Entering its 118th season of competition in 2011, the Westminster Titan football program has a history and tradition unparalleled in the annals of small college football. With six national championships and 572 victories, which ties for ninth all-time in NCAA Division III, the "Titan Tradition" of gridiron excellence is known throughout the nation.
Westminster's football history is unusual in another respect, in that rarely has a program been so easily divided into different eras. For Titan fans, the line of demarcation is clear: 1952, the year Dr. Harold Burry took over the reins as head football coach at Westminster. According to former Titan defensive coordinator Darwin Huey, "From that date forward, that field and its football team have never been the same."
Following are histories of the four major eras of Titan football:
Westminster had long held that its first season of football was 1892. However, in research for his book on Westminster football, Winning, the late author Dr. William McTaggart made a contrary discovery. According to a 1911 edition of the Holcad, Westminster's student newspaper, "Football was first taken up as a college sport in the fall of 1891. Mr. M.D. McNab of Chicago entered school that year and had some knowledge of the game. A team was organized and the first game was played with Geneva ... The score was 42-0 in favor of Geneva ... Those who saw the game decided that football was the 'most stupidest' game ever seen."
Over the next 60 years, little of what took place on the field would change that first opinion of the sport on campus. During that span, at least 23 different head coaches led Westminster to an overall mark of 172-244-44, an average of less than three wins per season. There were several positive seasons of note: a 9-2 mark under Coach Lang in 1905, with Westminster outscoring its opponents 309-32; a 21-6-1 mark under Coach McMahon from 1906-08; and an 11-4-1 mark under Coach Tinkham from 1913-14. From that point on, however, Westminster would manage just four winning season records over the next 36 years.
The early days did provide some famous names leading the Blue & White. Coaching Westminster from 1915-16 and in the 1918 and 1921 seasons was DeOrmand "Tuss" McLaughry. Despite posting just a 7-17-2 coaching mark in those four seasons, McLaughry went on to a stellar coaching career at Amherst, Brown and Dartmouth and later became an influential member of the American Football Coaches Association (AFCA). Beginning in 1964 through today, the AFCA annually presents the Tuss McLaughry Award to members for the highest service to others. Future Titan basketball mentors John Lawther and Grover Washabaugh also saw time as head football coaches at Westminster during this era.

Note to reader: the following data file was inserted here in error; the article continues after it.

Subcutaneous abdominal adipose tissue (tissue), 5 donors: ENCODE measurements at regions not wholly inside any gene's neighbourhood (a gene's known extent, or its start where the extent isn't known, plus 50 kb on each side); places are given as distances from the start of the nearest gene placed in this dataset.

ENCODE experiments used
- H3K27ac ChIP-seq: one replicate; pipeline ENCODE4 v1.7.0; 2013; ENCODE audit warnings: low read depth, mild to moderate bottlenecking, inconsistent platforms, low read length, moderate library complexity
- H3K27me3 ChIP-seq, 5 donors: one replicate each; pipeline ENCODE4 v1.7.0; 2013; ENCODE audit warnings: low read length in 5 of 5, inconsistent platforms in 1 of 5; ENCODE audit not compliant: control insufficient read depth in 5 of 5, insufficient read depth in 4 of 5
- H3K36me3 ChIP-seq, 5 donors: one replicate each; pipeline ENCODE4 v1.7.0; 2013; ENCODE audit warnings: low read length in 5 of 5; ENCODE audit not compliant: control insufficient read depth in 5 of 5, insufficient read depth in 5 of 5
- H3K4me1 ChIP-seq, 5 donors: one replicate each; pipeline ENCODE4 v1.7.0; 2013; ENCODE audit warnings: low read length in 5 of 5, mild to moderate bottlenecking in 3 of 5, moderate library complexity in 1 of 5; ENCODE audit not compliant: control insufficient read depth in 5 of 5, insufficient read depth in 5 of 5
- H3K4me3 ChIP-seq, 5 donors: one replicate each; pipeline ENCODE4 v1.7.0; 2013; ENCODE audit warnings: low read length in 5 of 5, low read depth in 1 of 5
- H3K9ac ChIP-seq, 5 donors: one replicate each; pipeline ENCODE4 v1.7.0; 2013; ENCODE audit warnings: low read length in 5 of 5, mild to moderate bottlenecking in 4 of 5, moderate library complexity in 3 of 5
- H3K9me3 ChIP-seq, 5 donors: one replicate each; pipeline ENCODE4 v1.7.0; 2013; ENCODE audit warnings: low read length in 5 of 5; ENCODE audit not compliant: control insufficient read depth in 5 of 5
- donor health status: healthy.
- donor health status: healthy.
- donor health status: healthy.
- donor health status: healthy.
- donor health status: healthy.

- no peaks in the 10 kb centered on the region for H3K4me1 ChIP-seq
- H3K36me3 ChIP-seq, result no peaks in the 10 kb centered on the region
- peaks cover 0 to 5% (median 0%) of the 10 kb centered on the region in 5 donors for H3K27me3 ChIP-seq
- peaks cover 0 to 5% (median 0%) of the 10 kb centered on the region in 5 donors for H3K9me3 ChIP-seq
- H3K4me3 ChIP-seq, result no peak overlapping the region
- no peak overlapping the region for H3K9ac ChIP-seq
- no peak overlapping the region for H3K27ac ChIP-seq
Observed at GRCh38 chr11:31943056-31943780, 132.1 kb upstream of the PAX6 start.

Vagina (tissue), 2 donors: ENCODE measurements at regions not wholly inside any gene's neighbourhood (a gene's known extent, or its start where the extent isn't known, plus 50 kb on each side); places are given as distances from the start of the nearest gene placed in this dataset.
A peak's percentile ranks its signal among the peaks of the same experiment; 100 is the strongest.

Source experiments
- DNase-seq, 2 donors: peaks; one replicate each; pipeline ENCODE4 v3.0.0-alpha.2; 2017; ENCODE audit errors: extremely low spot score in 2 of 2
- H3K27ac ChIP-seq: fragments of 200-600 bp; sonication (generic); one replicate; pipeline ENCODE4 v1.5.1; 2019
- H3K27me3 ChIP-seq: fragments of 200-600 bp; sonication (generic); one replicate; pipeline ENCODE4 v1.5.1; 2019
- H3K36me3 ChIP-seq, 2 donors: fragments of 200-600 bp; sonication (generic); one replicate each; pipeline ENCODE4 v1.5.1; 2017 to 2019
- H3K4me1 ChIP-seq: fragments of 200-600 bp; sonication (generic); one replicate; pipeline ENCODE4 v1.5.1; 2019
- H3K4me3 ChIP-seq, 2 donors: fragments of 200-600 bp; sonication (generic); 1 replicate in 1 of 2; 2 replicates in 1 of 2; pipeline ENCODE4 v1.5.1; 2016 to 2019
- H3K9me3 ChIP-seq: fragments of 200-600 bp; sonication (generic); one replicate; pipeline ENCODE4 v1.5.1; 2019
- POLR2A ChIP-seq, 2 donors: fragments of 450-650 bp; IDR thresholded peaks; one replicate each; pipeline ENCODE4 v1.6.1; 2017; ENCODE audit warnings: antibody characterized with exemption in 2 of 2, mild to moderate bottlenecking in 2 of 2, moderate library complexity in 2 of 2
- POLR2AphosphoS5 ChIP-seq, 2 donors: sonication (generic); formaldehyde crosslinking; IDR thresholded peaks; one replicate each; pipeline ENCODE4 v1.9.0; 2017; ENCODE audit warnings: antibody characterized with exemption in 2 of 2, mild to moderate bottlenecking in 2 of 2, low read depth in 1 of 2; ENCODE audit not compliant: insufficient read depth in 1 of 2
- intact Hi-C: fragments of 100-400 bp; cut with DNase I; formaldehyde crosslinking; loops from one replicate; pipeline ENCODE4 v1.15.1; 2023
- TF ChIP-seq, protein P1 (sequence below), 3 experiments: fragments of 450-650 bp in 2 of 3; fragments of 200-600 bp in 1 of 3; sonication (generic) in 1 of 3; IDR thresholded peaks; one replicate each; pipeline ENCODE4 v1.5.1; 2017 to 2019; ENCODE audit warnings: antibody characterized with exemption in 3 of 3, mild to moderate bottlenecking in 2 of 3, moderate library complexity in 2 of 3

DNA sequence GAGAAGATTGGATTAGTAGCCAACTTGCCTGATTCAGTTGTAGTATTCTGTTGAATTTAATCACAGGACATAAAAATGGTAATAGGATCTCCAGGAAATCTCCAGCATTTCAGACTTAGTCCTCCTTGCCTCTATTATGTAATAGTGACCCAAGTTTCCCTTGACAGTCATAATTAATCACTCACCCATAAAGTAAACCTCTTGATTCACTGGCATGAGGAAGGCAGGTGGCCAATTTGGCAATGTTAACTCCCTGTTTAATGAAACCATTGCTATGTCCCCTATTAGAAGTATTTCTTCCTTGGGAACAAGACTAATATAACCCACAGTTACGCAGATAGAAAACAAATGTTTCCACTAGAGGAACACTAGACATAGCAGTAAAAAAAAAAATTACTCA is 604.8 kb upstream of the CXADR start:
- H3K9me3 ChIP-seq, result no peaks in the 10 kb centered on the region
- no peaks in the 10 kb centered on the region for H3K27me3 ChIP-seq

After six decades of futility, in 1952 a new head coach appeared that would change the face of Titan football forever.
According to Huey, in an article written following Harold Burry's death in 1992, "The Titan Tradition dates its birth from a hot August day in 1952 when Harold E. Burry first ran onto the field as head coach of the football Titans. In the 100+ years of Titan football, there has been no more important day." Dr. Harold Burry, a New Castle native and 1935 Westminster graduate, would go on to lead Titan football to previously unthinkable heights. From 1952-71, Burry compiled a head coaching record of 127-31-5 (.794).
Coach Burry never knew a losing season in football in his 20 years at Westminster, while his Titan gridders posted six undefeated seasons. His teams posted 8-0 regular season records in 1953, 1956, 1964, 1970 and 1971 and a 6-0-1 mark in 1955. The 1970 record, when Westminster captured the inaugural NAIA Division II National Championship, was 10-0 overall, including two playoff wins. His 1971 record, where the Titans finished as national runner-up in NAIA Division II, was 8-1-1.
His teams were both offensive- and defensive-minded. The Titans scored 3,613 points in 163 games under Burry, an average of over 22 points per game, while allowing just 1,591 points in that time (9.76 ppg allowed). Burry's top offensive team came in 1956, as the Titans outscored their opponents 344-51 en route to an unbeaten record. His top defensive teams were in 1953 and 1954, each allowing just 33 points in an entire season.
Twice Burry led the Titans to 24-game unbeaten streaks. The first occurred from 1954-57 (23-0-1), followed by another from 1969-71 (23-0-1). Burry's teams also never lost a homecoming game and lost only 14 times on "Titan Turf" at Memorial Field in 20 years. Westminster's reputation as a defensive giant was growing, as the Titans posted 41 shutouts in Burry's tenure.
Westminster captured Tri-State Football Championships in 1955 and '56. In an 11-year span as a member of the West Penn Conference (1958-68), the Titans won or shared eight conference titles, including their first six years as a league member from 1958-63.
At the conclusion of his stellar career, Burry was recognized as one of the finest coaches in the land. In 1967, he was voted Small College Football Coach of the Year by the Football Writers of America (FWA), and was also selected to the NAIA Hall of Fame. In 1996, he would be further honored when he was one of just four coaches elected to the inaugural divisional (non-NCAA Division I) class of the College Football Hall of Fame. Burry was also honored by Westminster that same year, as the entire football stadium complex was renamed "Harold Burry Stadium."